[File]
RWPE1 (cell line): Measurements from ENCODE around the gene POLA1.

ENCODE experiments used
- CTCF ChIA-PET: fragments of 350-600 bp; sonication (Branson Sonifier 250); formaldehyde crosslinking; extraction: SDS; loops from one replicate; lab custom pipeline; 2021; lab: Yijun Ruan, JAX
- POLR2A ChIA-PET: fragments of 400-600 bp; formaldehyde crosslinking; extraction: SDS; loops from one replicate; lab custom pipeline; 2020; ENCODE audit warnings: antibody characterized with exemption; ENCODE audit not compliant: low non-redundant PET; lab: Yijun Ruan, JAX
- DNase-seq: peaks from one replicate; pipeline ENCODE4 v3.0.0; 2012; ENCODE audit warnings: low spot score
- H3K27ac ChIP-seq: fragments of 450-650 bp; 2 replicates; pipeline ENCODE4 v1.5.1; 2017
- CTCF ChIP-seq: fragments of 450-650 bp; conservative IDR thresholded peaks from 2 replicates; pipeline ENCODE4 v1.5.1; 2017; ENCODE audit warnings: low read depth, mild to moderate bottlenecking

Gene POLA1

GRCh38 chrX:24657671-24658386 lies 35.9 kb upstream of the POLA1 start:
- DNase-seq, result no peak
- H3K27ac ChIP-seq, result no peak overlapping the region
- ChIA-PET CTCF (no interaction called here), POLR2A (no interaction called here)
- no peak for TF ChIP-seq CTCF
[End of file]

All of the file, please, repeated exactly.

RWPE1 (cell line): Measurements from ENCODE around the gene POLA1.

ENCODE experiments used
- CTCF ChIA-PET: fragments of 350-600 bp; sonication (Branson Sonifier 250); formaldehyde crosslinking; extraction: SDS; loops from one replicate; lab custom pipeline; 2021; lab: Yijun Ruan, JAX
- POLR2A ChIA-PET: fragments of 400-600 bp; formaldehyde crosslinking; extraction: SDS; loops from one replicate; lab custom pipeline; 2020; ENCODE audit warnings: antibody characterized with exemption; ENCODE audit not compliant: low non-redundant PET; lab: Yijun Ruan, JAX
- DNase-seq: peaks from one replicate; pipeline ENCODE4 v3.0.0; 2012; ENCODE audit warnings: low spot score
- H3K27ac ChIP-seq: fragments of 450-650 bp; 2 replicates; pipeline ENCODE4 v1.5.1; 2017
- CTCF ChIP-seq: fragments of 450-650 bp; conservative IDR thresholded peaks from 2 replicates; pipeline ENCODE4 v1.5.1; 2017; ENCODE audit warnings: low read depth, mild to moderate bottlenecking

Gene POLA1

GRCh38 chrX:24657671-24658386 lies 35.9 kb upstream of the POLA1 start:
- DNase-seq, result no peak
- H3K27ac ChIP-seq, result no peak overlapping the region
- ChIA-PET CTCF (no interaction called here), POLR2A (no interaction called here)
- no peak for TF ChIP-seq CTCF